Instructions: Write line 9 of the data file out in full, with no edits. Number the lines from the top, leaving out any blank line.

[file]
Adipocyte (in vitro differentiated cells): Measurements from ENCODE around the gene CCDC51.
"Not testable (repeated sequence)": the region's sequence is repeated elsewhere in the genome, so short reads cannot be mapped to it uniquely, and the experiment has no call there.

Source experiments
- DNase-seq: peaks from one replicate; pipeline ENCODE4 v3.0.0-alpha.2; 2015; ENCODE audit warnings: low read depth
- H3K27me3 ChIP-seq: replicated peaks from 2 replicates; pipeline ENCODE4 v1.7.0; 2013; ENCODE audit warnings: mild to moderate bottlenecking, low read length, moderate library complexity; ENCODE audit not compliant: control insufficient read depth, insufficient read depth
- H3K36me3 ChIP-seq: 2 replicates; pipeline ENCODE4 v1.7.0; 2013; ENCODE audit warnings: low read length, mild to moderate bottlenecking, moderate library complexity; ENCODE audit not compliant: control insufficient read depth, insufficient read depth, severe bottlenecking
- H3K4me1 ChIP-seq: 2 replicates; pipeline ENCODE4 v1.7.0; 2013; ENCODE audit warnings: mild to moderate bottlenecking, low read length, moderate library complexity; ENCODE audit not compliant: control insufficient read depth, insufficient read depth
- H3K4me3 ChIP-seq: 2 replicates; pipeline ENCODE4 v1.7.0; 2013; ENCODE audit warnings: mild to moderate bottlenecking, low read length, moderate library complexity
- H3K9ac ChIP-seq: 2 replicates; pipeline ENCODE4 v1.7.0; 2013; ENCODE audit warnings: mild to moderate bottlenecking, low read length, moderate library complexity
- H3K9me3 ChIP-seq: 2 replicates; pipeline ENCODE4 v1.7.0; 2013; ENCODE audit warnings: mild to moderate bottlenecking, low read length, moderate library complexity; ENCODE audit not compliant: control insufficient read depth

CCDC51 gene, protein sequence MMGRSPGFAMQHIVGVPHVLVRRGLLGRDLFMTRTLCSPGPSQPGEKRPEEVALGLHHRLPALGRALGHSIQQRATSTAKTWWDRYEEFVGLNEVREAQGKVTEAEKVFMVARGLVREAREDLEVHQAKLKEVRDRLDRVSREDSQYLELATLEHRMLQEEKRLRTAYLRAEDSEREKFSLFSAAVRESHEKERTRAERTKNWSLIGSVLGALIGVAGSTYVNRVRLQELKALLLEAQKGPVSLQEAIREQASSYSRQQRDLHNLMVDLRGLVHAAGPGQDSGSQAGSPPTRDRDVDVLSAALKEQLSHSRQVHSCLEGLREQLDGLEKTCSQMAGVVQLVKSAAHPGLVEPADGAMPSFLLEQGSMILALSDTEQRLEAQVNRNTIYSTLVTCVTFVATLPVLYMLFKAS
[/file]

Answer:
- H3K9ac ChIP-seq: 2 replicates; pipeline ENCODE4 v1.7.0; 2013; ENCODE audit warnings: mild to moderate bottlenecking, low read length, moderate library complexity